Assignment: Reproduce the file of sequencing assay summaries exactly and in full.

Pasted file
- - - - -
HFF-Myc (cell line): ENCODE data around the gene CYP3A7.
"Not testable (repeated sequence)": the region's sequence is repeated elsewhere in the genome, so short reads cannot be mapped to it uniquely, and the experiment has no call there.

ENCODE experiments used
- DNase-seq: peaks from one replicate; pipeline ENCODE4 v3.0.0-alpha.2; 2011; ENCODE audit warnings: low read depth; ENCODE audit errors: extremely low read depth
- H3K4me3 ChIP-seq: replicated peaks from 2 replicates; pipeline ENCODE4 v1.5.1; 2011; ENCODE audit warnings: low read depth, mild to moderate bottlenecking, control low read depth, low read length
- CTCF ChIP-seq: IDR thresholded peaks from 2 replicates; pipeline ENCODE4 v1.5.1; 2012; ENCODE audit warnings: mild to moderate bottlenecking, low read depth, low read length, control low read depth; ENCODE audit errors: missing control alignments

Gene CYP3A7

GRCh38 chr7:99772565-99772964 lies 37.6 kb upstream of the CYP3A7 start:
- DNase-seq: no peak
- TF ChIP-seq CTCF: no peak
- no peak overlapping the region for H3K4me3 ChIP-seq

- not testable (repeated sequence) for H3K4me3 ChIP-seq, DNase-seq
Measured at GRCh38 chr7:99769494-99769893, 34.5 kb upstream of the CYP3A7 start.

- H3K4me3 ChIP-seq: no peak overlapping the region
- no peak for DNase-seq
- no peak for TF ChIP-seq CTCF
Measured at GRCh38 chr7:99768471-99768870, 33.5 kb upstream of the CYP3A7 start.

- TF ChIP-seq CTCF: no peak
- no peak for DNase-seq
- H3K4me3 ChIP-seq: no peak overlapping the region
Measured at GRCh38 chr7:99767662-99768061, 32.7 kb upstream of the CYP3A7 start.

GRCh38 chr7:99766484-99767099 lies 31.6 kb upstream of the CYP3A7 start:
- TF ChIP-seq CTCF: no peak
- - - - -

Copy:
HFF-Myc (cell line): ENCODE data around the gene CYP3A7.
"Not testable (repeated sequence)": the region's sequence is repeated elsewhere in the genome, so short reads cannot be mapped to it uniquely, and the experiment has no call there.

ENCODE experiments used
- DNase-seq: peaks from one replicate; pipeline ENCODE4 v3.0.0-alpha.2; 2011; ENCODE audit warnings: low read depth; ENCODE audit errors: extremely low read depth
- H3K4me3 ChIP-seq: replicated peaks from 2 replicates; pipeline ENCODE4 v1.5.1; 2011; ENCODE audit warnings: low read depth, mild to moderate bottlenecking, control low read depth, low read length
- CTCF ChIP-seq: IDR thresholded peaks from 2 replicates; pipeline ENCODE4 v1.5.1; 2012; ENCODE audit warnings: mild to moderate bottlenecking, low read depth, low read length, control low read depth; ENCODE audit errors: missing control alignments

Gene CYP3A7

GRCh38 chr7:99772565-99772964 lies 37.6 kb upstream of the CYP3A7 start:
- DNase-seq: no peak
- TF ChIP-seq CTCF: no peak
- no peak overlapping the region for H3K4me3 ChIP-seq

- not testable (repeated sequence) for H3K4me3 ChIP-seq, DNase-seq
Measured at GRCh38 chr7:99769494-99769893, 34.5 kb upstream of the CYP3A7 start.

- H3K4me3 ChIP-seq: no peak overlapping the region
- no peak for DNase-seq
- no peak for TF ChIP-seq CTCF
Measured at GRCh38 chr7:99768471-99768870, 33.5 kb upstream of the CYP3A7 start.

- TF ChIP-seq CTCF: no peak
- no peak for DNase-seq
- H3K4me3 ChIP-seq: no peak overlapping the region
Measured at GRCh38 chr7:99767662-99768061, 32.7 kb upstream of the CYP3A7 start.

GRCh38 chr7:99766484-99767099 lies 31.6 kb upstream of the CYP3A7 start:
- TF ChIP-seq CTCF: no peak